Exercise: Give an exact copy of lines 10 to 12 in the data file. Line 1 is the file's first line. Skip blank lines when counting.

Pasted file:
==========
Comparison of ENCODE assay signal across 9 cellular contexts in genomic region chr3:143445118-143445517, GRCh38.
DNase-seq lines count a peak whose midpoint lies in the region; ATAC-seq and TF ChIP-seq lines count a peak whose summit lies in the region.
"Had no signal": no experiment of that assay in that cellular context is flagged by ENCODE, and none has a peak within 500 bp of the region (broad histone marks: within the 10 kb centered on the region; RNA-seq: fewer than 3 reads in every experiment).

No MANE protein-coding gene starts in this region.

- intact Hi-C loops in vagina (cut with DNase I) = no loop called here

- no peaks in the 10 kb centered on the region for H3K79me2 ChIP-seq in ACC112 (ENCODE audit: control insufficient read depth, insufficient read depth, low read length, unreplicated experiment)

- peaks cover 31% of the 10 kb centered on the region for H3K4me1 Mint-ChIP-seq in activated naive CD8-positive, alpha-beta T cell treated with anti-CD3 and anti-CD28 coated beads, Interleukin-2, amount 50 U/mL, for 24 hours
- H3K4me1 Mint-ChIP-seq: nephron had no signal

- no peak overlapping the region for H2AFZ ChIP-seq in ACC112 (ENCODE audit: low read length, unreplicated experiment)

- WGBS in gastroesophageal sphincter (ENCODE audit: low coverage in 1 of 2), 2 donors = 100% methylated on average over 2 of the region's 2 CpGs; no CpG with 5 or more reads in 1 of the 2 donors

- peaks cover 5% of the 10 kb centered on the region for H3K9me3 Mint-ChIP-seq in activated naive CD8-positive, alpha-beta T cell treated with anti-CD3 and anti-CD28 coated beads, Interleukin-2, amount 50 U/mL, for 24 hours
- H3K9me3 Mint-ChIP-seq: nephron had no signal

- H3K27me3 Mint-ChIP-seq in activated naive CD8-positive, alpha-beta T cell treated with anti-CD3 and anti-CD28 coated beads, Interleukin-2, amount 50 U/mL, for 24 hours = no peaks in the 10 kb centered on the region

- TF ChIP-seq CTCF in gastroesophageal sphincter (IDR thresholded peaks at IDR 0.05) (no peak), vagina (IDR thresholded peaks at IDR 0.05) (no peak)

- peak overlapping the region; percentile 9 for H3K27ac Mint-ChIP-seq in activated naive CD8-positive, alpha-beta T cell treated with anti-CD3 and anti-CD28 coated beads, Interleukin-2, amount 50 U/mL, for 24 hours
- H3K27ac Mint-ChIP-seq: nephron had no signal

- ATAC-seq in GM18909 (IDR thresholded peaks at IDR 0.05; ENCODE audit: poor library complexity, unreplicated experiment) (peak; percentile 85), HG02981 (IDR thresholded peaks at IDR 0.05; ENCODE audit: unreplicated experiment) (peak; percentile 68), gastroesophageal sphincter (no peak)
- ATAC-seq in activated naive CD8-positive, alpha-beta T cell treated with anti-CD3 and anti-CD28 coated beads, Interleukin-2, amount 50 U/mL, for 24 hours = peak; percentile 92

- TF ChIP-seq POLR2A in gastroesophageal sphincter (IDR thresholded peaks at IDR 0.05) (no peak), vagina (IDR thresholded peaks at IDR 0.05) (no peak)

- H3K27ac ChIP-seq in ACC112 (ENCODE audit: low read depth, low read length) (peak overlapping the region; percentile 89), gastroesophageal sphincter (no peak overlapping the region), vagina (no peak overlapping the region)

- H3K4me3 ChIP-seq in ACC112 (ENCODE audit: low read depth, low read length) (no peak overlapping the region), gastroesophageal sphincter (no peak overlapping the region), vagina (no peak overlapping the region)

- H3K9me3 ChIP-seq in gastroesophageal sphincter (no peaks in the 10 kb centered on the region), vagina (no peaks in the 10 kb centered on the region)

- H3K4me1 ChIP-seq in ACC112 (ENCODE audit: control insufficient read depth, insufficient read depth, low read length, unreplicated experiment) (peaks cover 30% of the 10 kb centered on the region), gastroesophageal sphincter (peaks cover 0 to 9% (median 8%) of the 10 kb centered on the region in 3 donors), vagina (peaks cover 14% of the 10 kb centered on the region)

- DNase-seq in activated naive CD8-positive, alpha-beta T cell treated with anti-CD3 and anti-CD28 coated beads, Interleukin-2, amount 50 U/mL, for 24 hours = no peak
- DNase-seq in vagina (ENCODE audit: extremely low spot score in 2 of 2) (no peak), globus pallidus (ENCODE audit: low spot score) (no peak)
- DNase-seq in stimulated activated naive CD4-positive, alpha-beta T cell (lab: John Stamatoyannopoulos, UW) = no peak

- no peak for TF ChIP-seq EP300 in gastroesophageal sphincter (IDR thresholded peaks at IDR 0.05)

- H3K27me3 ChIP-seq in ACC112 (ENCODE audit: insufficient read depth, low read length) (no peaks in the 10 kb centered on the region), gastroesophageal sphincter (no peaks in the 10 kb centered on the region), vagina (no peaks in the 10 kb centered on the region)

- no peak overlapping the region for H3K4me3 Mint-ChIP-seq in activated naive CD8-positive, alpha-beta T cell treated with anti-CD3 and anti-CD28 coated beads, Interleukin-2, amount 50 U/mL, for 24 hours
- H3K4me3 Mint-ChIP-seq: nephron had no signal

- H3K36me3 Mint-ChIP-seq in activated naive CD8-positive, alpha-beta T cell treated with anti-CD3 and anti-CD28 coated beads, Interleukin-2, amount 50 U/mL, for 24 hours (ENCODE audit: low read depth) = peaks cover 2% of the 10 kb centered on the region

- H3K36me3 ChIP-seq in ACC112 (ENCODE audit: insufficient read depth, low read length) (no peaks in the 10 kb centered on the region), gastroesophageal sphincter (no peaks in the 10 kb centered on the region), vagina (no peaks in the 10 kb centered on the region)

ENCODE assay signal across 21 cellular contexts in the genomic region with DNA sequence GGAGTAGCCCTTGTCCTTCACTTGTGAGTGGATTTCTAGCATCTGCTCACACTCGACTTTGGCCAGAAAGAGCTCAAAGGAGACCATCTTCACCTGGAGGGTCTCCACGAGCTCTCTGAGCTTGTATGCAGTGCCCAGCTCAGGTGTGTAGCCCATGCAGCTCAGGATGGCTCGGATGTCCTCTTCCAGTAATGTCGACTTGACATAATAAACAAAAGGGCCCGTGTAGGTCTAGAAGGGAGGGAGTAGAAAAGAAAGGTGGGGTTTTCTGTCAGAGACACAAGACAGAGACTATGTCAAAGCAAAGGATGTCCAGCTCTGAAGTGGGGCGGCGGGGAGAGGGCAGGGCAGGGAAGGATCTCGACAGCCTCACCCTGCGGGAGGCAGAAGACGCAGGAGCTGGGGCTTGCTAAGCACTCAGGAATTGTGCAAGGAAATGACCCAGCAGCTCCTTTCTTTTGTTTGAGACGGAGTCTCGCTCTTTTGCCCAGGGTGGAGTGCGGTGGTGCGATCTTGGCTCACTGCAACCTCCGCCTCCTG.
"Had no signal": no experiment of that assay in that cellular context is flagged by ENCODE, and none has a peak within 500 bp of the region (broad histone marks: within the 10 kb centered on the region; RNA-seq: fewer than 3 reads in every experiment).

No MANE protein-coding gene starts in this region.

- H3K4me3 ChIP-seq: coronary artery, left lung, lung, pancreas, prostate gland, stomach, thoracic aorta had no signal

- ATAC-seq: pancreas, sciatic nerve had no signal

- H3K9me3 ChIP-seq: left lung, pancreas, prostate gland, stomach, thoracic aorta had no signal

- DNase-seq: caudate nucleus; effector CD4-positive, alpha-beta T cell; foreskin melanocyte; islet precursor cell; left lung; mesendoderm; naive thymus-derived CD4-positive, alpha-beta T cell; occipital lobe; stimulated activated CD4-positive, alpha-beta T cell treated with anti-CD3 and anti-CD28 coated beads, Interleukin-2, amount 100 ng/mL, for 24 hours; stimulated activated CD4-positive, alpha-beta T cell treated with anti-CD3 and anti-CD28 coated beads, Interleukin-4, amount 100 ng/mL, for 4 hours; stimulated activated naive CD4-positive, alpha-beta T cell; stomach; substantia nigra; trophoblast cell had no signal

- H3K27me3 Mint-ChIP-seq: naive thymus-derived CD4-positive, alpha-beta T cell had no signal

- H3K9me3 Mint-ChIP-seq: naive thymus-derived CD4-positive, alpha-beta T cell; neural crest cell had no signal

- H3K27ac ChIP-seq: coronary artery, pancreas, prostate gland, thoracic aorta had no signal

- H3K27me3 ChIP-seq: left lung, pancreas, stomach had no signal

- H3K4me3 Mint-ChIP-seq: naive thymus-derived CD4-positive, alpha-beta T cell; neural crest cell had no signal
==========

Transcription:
- WGBS in gastroesophageal sphincter (ENCODE audit: low coverage in 1 of 2), 2 donors = 100% methylated on average over 2 of the region's 2 CpGs; no CpG with 5 or more reads in 1 of the 2 donors

- peaks cover 5% of the 10 kb centered on the region for H3K9me3 Mint-ChIP-seq in activated naive CD8-positive, alpha-beta T cell treated with anti-CD3 and anti-CD28 coated beads, Interleukin-2, amount 50 U/mL, for 24 hours
- H3K9me3 Mint-ChIP-seq: nephron had no signal